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Edison State Darke County Campus
Social Media: A Good Thing or a Bad Thing?
By Jonathan Holman, Edison Comp 1 Student

Social media is one of the most argued subjects of today. From parents, teachers, and reporters, to kids, students, and entertainers. It seems as though everyone has a strong opinion on the subject in one way or another. But this is all recent. The concept of social media has been around for centuries. It wasn’t until now that people are starting to question its methods and existence. It has been proven that there are many things that make the idea seem both very good and bad. After you have learned a thing or two about it, which side will you choose?

Per Drew Hendricks, from smallbiztrends.com, interacting with friends and family across long distances has been a concern of humans for centuries. As social animals, people have always relied on communication to strengthen their relationships. When face-to-face discussions are impossible or inconvenient, humans have dreamed up plenty of creative solutions (Complete History of Social Media: Then and now).

The roots of social media stretch far deeper than you might imagine. Although it seems like a new trend, sites like Facebook are the natural outcome of many centuries of social media development. The earliest methods of communicating across great distances used written correspondence delivered by hand from one person to another. In other words, letters. The earliest form of postal service dates back to 550 B.C., and this primitive delivery system would become more widespread and streamlined in future centuries (Complete History of Social Media: Then and now).

In 1792, the telegraph was invented. This allowed messages to be delivered over a long distance far faster than a horse and rider could carry them. Although telegraph messages were short, they were a revolutionary way to convey news and information. Although no longer popular outside of drive-through banking, the pneumatic post, developed in 1865, created another way for letters to be delivered quickly between recipients. A pneumatic post utilizes underground pressurized air tubes to carry capsules from one area to another (Complete History of Social Media: Then and now).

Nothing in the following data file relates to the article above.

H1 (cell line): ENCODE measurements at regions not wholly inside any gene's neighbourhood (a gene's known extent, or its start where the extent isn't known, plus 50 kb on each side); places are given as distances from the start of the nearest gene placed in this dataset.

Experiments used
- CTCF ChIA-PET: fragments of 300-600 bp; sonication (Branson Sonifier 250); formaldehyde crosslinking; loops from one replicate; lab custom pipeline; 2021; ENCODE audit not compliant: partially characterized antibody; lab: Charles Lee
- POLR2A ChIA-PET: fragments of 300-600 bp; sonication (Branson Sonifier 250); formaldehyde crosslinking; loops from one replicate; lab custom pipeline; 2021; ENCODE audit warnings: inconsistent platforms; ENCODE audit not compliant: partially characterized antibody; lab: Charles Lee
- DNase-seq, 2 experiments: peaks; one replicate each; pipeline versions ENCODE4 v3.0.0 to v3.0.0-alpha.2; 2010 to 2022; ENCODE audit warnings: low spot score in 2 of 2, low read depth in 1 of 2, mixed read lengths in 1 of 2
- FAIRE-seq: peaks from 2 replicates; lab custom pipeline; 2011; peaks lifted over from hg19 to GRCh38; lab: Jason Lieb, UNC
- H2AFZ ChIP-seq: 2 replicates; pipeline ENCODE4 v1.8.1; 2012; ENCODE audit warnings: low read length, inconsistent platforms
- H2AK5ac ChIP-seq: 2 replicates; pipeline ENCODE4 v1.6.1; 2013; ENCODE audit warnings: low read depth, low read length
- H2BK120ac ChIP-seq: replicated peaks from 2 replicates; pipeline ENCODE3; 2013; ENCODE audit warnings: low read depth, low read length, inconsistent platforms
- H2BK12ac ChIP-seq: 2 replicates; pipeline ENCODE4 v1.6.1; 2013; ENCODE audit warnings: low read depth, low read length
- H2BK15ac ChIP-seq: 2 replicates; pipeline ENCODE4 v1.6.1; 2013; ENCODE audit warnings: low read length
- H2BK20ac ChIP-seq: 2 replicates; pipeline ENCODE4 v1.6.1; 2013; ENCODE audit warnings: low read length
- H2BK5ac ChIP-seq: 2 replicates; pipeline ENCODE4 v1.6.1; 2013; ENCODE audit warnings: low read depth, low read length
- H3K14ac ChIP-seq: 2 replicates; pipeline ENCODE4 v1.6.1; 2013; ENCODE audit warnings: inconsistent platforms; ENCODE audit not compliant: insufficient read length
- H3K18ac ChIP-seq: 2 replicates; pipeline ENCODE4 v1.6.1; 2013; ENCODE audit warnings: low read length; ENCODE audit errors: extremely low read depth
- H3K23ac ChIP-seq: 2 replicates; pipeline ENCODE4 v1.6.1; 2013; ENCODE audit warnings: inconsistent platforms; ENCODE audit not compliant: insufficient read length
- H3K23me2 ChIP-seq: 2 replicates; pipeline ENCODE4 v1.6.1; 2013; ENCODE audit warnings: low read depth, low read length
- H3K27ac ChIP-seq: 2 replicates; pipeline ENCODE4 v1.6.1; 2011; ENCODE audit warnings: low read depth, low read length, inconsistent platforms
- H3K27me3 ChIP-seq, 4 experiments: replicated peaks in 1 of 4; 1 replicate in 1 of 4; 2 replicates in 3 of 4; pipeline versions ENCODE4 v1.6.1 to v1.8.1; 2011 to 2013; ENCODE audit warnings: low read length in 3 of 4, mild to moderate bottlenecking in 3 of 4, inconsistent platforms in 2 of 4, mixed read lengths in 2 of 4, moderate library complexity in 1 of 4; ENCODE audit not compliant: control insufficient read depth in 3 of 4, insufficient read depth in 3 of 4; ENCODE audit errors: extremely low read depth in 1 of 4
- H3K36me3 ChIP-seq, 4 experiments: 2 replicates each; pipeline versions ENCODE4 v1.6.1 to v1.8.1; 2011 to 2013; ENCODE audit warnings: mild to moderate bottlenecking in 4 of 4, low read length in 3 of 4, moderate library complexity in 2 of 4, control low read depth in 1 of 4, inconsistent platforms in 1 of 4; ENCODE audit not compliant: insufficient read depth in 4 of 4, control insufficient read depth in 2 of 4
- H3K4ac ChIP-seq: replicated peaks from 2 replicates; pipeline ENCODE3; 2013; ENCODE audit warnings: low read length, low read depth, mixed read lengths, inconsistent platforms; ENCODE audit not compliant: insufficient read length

Two important discoveries happened in the last decade of the 1800s: The telephone in 1890 and the radio in 1891. Both technologies are still in use today, although the modern versions are much more sophisticated than their predecessors. Telephone lines and radio signals enabled people to communicate across great distances instantaneously, something that mankind had never experienced before (Complete History of Social Media: Then and now).

Technology began to change very rapidly in the 20th Century. After the first super computers were created in the 1940s, scientists and engineers began to develop ways to create networks between those computers, and this would later lead to the birth of the Internet. The earliest forms of the Internet, such as CompuServe, were developed in the 1960s. Early forms of email were also developed during this time. By the 70s, networking technology had improved, and 1979’s UseNet allowed users to communicate through a virtual newsletter. By the 1980s, home computers were becoming more common and social media was becoming more sophisticated. Internet relay chats, or IRCs, were first used in 1988 and continued to be popular well into the 1990’s (Complete History of Social Media: Then and now).